The way the museum was structured, visitors enter at one end and wind around through enormous rooms, everyone moving in the same direction and with no outside light to indicate where you are, what time it is, or how much more ground you need to cover. In other words, one must go through it to go through it; no skipping around.
The material in the museum was so interactive and immersive that I kind of got lost in it. At one point when I noticed I was getting hungry and was debating whether to wait until I finished to go eat, I approached a guard to ask where we were in the museum. About a third of the way through, she said. Needless to say, we broke for lunch (which meant leap frogging from guard to guard until we reached the end, got a wristband from the last guard, went to eat our lunch, and then reentered back at the beginning).
Things that stood out to me: The sound of water. Walking down a corridor lined with head sculptures of the enslaved people by Ghanian artist Kwame Akoto-Bamfo*. The columns of ads of people for sale. The wall filled with lynching stories, and the wall filled with shelves of gallon jars — each jar filled with soil from a different lynching site. Watching Fannie Lou Hamer’s full (I think) testimony. The sound of gunshots, unrelenting. Picking up the phone and listening to prisoner after modern-day prisoner tell their story. Gordon Parks’ Doll Test Photo.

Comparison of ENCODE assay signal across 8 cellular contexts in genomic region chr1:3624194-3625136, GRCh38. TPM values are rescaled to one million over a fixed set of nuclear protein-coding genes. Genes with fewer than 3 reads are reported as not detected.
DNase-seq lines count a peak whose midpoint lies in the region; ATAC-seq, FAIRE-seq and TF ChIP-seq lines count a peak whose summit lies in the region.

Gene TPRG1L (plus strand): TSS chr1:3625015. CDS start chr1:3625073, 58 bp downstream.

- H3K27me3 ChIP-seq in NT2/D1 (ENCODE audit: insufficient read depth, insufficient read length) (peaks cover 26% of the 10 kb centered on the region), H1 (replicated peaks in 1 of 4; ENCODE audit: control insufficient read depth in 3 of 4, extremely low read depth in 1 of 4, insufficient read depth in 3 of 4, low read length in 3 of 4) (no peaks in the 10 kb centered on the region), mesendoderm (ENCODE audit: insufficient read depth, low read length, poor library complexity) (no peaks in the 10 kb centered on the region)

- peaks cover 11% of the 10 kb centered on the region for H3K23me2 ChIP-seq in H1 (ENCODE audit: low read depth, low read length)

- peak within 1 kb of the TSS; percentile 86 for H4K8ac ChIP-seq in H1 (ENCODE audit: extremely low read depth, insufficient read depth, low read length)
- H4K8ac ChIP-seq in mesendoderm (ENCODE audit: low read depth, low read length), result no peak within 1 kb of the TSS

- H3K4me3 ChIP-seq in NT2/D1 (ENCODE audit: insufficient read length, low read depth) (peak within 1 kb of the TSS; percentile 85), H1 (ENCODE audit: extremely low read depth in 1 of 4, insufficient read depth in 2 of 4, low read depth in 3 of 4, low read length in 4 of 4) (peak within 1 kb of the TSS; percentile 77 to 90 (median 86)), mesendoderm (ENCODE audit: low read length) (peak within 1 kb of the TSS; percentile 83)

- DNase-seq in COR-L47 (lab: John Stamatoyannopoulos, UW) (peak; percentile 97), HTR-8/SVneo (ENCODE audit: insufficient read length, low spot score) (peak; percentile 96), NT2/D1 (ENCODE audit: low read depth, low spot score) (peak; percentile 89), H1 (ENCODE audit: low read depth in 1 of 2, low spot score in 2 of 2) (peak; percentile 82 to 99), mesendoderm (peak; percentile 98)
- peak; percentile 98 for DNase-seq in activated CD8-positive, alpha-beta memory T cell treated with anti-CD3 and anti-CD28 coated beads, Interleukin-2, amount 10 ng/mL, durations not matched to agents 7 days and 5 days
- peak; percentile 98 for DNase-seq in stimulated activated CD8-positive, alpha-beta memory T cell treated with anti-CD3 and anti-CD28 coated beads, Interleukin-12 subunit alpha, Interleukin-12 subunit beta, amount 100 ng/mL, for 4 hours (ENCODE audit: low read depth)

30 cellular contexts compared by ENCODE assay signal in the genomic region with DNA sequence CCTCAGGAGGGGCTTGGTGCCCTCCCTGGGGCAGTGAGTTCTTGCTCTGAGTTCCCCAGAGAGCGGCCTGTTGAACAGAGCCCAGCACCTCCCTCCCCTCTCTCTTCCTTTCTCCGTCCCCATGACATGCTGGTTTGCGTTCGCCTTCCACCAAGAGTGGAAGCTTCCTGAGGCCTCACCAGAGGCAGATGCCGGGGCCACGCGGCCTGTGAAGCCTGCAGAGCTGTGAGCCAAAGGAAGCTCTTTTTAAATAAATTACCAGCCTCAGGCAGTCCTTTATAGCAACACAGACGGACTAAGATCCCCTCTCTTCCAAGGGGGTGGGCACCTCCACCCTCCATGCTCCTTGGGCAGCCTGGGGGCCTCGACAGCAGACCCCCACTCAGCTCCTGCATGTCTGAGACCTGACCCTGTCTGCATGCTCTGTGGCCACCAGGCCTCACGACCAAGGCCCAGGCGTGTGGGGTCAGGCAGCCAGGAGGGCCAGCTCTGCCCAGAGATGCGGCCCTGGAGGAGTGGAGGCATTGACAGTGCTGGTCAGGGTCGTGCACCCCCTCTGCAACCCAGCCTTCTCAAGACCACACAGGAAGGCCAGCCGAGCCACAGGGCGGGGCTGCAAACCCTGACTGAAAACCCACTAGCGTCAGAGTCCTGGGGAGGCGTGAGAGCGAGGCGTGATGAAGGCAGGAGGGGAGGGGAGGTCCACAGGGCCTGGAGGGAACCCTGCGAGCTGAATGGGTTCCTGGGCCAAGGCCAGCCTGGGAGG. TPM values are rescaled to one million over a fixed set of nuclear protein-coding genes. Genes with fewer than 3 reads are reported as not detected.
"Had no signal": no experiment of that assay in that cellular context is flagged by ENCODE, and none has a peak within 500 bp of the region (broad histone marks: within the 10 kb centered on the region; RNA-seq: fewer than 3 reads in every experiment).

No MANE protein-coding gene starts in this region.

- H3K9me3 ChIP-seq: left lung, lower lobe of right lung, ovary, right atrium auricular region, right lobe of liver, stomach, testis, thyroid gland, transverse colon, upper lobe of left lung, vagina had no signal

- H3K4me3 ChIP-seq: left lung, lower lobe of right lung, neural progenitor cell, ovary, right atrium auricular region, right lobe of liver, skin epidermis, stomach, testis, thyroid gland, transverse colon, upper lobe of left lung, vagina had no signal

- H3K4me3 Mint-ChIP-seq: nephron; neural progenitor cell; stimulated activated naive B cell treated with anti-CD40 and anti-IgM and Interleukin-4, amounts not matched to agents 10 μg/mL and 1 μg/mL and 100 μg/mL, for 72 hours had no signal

I kept thinking about how this museum compared to the African American museum in DC. They both covered a lot of the same material, and this one was a lot smaller in size, yet somehow this one felt much more intense, perhaps because the focus was on the fallout from slavery: its legacy. Yet somehow, even though the information was deeply disturbing and heavy, I didn’t feel traumatized. Drained and fragile, yes, but not battered. It was one of the most engrossing, intense, and informative museum experiences I’ve ever had, period.
The Legacy Museum is an important place — for all of us. If you get a chance to visit, do it.
*This 15-minute video tells the origin story of the head sculptures, and here is a video about the making of the sculptures from the first photo: